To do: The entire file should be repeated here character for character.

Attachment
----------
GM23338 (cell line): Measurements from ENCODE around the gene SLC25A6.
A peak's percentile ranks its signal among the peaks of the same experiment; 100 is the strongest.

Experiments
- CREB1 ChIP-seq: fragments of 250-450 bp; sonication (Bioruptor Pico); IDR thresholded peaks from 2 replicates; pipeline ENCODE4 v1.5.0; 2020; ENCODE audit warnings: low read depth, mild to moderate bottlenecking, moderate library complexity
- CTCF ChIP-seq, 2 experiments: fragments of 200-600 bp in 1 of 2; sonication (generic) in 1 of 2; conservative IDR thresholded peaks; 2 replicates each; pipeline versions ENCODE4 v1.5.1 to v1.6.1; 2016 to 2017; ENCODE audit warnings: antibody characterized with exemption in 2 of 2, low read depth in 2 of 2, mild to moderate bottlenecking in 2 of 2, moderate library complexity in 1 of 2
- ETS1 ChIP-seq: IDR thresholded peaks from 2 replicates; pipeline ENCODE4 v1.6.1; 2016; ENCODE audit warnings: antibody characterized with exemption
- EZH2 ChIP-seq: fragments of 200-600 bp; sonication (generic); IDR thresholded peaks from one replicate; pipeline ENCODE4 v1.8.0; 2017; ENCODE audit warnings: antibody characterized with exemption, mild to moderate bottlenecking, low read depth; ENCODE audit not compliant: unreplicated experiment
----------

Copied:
GM23338 (cell line): Measurements from ENCODE around the gene SLC25A6.
A peak's percentile ranks its signal among the peaks of the same experiment; 100 is the strongest.

Experiments
- CREB1 ChIP-seq: fragments of 250-450 bp; sonication (Bioruptor Pico); IDR thresholded peaks from 2 replicates; pipeline ENCODE4 v1.5.0; 2020; ENCODE audit warnings: low read depth, mild to moderate bottlenecking, moderate library complexity
- CTCF ChIP-seq, 2 experiments: fragments of 200-600 bp in 1 of 2; sonication (generic) in 1 of 2; conservative IDR thresholded peaks; 2 replicates each; pipeline versions ENCODE4 v1.5.1 to v1.6.1; 2016 to 2017; ENCODE audit warnings: antibody characterized with exemption in 2 of 2, low read depth in 2 of 2, mild to moderate bottlenecking in 2 of 2, moderate library complexity in 1 of 2
- ETS1 ChIP-seq: IDR thresholded peaks from 2 replicates; pipeline ENCODE4 v1.6.1; 2016; ENCODE audit warnings: antibody characterized with exemption
- EZH2 ChIP-seq: fragments of 200-600 bp; sonication (generic); IDR thresholded peaks from one replicate; pipeline ENCODE4 v1.8.0; 2017; ENCODE audit warnings: antibody characterized with exemption, mild to moderate bottlenecking, low read depth; ENCODE audit not compliant: unreplicated experiment